In summary, employers are encountering foreign-born workers more frequently than ever before, in an evolving compliance landscape where significant enforcement penalties loom at every stage of the employee lifecycle – recruitment, hiring, employment, and termination.

Finding a Safe Harbor

Navigating the myriad, often opposing, legal requirements surrounding the recruitment and hiring of workers in the U.S. can leave employers feeling lost at sea, but the law does offer some safe harbor to employers.

The legal concept of safe harbor is an important one for U.S. employers recruiting and hiring in the U.S. labor market. In general, a safe harbor is a provision in a law that protects the object of enforcement from liability or a penalty if certain conditions are met. U.S. immigration law is short on safe harbor provisions, but it does have one: Employers who enroll in and use the voluntary E-Verify system to verify the employment authorization of new hires, in addition to completing the mandatory I-9 verification process, are protected from civil and criminal penalties related to the hiring of undocumented workers.

In other words, an E-Verify employer who receives an "employment authorized" result for a worker cannot be charged with knowing employment of an unauthorized worker, if that worker is later revealed to be unauthorized. Somewhat similarly, employers who properly conduct the I-9 verification process and correctly complete Form I-9 for a worker establish a "rebuttable presumption" against a charge of knowing employment of an unauthorized worker.

But the I-9 employment verification process and E-Verify program are meant to verify a worker's employment authorization after an offer of employment has been made. Any employer knows that the recruitment and hiring process is costly – advertisements must be placed, applicants must be screened and interviewed, and offers must be negotiated. Also costly is the sponsorship of foreign national workers for temporary or permanent status in the U.S. This gives employers a clear incentive to determine the immigration status and work authorization of a candidate before an offer is made, whether or not the company offers immigration sponsorship to workers.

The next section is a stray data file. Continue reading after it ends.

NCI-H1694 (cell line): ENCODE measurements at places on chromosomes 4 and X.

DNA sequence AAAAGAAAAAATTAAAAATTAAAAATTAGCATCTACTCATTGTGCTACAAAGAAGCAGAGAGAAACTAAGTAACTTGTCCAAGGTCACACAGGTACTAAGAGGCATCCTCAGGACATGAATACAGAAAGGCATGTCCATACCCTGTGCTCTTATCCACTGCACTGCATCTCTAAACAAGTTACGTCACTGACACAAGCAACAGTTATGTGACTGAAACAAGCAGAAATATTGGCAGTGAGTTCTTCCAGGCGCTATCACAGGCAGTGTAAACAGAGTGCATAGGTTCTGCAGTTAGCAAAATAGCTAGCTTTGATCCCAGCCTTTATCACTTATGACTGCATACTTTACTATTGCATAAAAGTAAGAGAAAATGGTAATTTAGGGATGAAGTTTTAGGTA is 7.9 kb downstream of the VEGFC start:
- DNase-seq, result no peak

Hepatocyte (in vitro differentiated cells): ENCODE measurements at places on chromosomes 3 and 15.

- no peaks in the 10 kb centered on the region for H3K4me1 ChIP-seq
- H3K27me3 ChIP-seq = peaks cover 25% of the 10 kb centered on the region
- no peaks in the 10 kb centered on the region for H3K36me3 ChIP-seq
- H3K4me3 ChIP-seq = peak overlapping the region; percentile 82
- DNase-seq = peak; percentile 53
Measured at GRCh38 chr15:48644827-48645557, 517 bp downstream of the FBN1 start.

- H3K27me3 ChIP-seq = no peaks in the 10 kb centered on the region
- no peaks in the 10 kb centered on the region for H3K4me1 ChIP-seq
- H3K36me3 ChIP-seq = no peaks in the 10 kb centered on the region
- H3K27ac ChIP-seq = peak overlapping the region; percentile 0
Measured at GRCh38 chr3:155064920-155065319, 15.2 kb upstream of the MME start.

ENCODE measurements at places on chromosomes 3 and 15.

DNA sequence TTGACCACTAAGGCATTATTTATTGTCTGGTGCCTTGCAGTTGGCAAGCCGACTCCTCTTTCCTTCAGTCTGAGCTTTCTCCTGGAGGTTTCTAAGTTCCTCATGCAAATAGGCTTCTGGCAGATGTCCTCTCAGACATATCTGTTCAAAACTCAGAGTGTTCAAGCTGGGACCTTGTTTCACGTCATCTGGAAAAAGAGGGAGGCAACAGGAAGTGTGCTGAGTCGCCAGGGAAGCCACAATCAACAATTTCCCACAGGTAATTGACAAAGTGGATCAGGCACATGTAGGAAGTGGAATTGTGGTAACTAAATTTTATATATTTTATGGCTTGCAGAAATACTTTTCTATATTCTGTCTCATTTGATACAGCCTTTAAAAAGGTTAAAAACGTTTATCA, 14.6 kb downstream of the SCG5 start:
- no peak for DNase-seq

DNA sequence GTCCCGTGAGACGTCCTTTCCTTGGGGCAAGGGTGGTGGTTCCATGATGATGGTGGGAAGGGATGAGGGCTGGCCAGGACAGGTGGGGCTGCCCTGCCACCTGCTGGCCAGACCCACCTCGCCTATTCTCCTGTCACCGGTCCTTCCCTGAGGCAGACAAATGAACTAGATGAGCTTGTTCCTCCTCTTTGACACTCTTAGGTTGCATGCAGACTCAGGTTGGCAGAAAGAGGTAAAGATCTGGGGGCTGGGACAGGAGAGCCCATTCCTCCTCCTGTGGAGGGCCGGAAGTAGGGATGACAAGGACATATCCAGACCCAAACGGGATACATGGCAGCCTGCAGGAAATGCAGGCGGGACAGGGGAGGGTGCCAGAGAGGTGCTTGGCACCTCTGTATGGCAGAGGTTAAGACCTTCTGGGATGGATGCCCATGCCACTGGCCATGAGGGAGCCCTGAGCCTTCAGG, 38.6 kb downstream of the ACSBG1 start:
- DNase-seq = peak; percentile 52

Building a Safe Harbor

With limited safe harbor protections available in immigration law, it is essential for employers to create a safe harbor of their own by developing, implementing, and enforcing a recruitment and hiring process that complies with federal anti-discrimination and employment verification requirements, while allowing them the flexibility needed to decide if and when they will sponsor foreign national workers for immigration status.

Employers can have highly diverse workforces without offering temporary or permanent immigration status to candidates. U.S. workers are those who are authorized to work permanently in the country without needing immigration sponsorship. U.S. workers are not just U.S. citizens, but an incredibly diverse pool of residents – lawful permanent residents, U.S. nationals, asylees, and refugees.

Building a compliant set of recruitment, hiring, and employment processes requires employers to have a clear immigration sponsorship policy and a consistent procedure for screening candidates for immigration sponsorship needs. The best starting place for employers is to add one simple question to their employment application: Will you now, or in the future, require immigration sponsorship to work in the U.S.? Employers may decline to hire candidates who will require immigration sponsorship to either join the employer or to continue to work for the employer in the future.

Employers who do not intend to offer sponsorship for a particular position can indicate as much in their advertisements: Immigration sponsorship is not available for this role. But employers should never use applicant-limiting language (e.g., U.S. citizens only; STEM OPT preferred) in their advertisements, as even the best-intentioned employers can run afoul of anti-discrimination regulations by doing this.